Two days ago the S&P had the biggest up day of the whole year on news that the Federal Reserve was worried about the strength of the US dollar and the global economic slowdown. We rocketed up 45 S&P 500 handles and closed at the highs of the day. The bulls were confident that the selling was over, and the bear was dead.

But yesterday, a mere 24 hours since investors were chasing stocks higher with wild abandon, the stock market experience its biggest down day of the year as various Fed officials threw cold water on the idea that they were going to panic.

Yesterday Fed Vice Chairman Stanley Fischer said that “considerable time” could mean anything from two months to one year – not the reassuring sweet nothings the market was hoping for. Then St. Louis Fed President James Bullard spelled it out in black and white for the market:

“In my mind the markets are making a mistake.”

That was all the market needed to hear. The entire short covering rally following the release of the Fed minutes evaporated as markets were forced to re-price the Fed’s willingness to ease up on their tightening expectations.

This sort of volatility is ominous. The market is confused by the mixed messages that the Fed is sending. When you combine that with a market that has been propped up by five years of Quantitative Easing programs that are coming to an end, you have the ingredients for a big accident.

Yesterday by mid morning as I realized that the volatility was picking up, I headed to the sidelines for a lot of my trades. I came to the conclusion that it is time to hunker down and play defence. There are definitely opportunities, but you need to decrease your position size dramatically. The market is extremely emotional and the swings are wild. If you are trading expecting the markets to resume the nice trending nature of the past six months, you are going to get crushed.

Don’t be a hero and try to call the bottom. We very well might bounce from here. Who knows? This morning might be the panic lows. But we aren’t screaming to new highs any time soon. The best we could probably hope for is that things settle down and we grind back up to 2,000 for the rest of the year.

But the other side of the coin is quite scary. Although you will hear all sorts of Larry Kudlow arguments that you should buy stocks because the P/E ratio is quite reasonable at 16 times forward earnings (or whatever level he dreams up because forward earnings are a moving target), don’t forget this chart:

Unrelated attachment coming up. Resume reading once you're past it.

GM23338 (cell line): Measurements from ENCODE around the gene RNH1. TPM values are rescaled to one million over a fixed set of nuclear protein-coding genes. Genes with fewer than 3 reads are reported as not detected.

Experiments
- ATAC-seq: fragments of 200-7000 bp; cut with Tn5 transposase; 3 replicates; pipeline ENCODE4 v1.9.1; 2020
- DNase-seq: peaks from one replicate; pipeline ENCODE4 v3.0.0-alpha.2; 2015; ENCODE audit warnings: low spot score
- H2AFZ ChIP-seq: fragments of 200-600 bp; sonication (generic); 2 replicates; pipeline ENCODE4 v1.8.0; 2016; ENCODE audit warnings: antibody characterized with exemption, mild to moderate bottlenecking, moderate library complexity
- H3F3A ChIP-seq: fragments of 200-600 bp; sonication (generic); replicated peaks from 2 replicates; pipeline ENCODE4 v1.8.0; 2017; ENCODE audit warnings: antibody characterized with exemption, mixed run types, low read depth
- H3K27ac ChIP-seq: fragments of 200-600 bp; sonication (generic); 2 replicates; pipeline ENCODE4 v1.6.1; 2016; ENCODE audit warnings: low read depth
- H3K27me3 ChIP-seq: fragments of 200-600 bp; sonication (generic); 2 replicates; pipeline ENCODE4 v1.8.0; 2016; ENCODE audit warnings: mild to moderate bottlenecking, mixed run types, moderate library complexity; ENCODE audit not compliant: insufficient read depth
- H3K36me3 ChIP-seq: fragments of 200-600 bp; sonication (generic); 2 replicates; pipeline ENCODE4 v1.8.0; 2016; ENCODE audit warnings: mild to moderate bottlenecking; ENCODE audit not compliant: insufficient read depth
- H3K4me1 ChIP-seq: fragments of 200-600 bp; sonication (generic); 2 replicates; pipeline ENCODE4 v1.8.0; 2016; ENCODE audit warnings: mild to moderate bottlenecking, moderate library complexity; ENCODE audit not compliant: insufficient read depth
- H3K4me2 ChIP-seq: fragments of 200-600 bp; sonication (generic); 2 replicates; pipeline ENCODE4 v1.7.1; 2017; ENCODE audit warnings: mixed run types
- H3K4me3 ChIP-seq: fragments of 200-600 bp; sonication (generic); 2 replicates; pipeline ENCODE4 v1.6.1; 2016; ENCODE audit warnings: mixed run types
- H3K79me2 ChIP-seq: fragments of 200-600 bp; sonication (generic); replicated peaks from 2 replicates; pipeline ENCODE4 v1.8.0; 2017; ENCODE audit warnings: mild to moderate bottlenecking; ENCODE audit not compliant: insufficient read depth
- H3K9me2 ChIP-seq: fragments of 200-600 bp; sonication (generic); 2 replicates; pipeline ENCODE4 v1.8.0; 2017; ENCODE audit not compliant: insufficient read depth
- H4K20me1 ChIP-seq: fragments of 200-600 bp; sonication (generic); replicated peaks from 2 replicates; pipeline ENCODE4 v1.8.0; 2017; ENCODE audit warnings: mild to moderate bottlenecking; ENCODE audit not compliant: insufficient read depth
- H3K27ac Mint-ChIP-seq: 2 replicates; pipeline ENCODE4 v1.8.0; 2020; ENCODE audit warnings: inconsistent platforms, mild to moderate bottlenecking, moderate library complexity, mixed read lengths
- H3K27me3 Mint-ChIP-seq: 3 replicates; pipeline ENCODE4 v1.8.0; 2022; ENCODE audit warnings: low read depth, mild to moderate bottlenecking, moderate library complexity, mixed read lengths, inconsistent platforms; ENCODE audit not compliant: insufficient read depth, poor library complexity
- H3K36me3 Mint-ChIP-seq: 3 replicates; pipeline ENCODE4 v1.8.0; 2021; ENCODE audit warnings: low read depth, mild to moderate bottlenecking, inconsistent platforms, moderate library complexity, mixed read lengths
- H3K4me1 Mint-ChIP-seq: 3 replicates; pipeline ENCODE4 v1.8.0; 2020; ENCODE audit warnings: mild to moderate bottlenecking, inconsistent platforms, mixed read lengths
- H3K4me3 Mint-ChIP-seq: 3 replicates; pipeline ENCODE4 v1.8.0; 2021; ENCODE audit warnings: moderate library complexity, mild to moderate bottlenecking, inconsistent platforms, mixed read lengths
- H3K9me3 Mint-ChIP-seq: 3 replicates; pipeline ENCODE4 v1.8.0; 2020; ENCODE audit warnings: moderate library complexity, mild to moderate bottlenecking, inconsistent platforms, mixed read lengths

Corporate profits as a percentage of GDP are at all time highs. Many of the bulls will tell you why this is trend is sustainable, but I am not convinced of their arguments. This rally has been driven by corporate buy backs financed through an increasingly leveraged corporate balance sheet.

As the Fed winds down their QE programs, many of these tailwinds disappear.

When you combine that with a global economy that is slowing alarmingly quickly, you have the necessary conditions for a re-pricing of risky assets.

Let’s take Kudlow’s 16 times forward P/E argument. The index is roughly 1920, so he is assuming $120 of earnings. Given their stretched nature, I don’t think earnings can rise. In fact given the US dollar’s rise, the fact that labour is poised to start sharing in the benefits of a growing US economy and that many of the gains earned by corporations refinancing at lower rates have already occurred, I suspect that earnings might actually fall. So imagine we get a 5% decrease in earnings to 114. Then given the lower growth and the lack of the Fed pushing investors out the risk curve through QE, let’s say the market moves down to a cheaper multiple of something like 14. Suddenly the S&P 500 is trading at 1596. It doesn’t take much of a re-pricing in risk assets to get a 300 point decline in the S&P 500.

Everything needs to go right for you to continue to make money on the long side. Very little has to go wrong for you to lose big time. Investors have forgotten that stocks go up and down. They are currently in the midst of being reminded, and it is not the time to assume they will learn the lesson quickly.

Given the stupid pricing of all financial assets, I am not even sure there is anywhere to hide except cash. I have long held the belief that we will get to a point where stocks and bonds will both go down together. At that point, it will get really scary.

I came across this great chart that outlined the drawdowns of a portfolio composed of 50% stocks and 50% bonds for both the US and the UK.

It has been a while since we have had a big drawdown in a balance portfolio as the secular bond bull market of the last 33 years has provided a cushion for all financial assets. And although I know we are in the midst of a deflationary mini-scare that will likely make bonds rise, I think that in the long run we have sowed the seeds for a 35%–45% type correction in a balanced portfolio.

I am mixing time frames and wandering all over the place this morning, so let me get back on track.

My main message is not to be a hero and to be extremely careful in here. The market went up on the QE induced push out the risk curve. Investors have taken way more risk than they would have absent the QE policies. It is human nature to adapt to new conditions as if they are the normal, but the current environment is anything but normal. Investors have forgotten what risk looks like. As they are reminded of that fact, we have the possibility that if they all head for the exit at the same time, it is not going to be nearly big enough.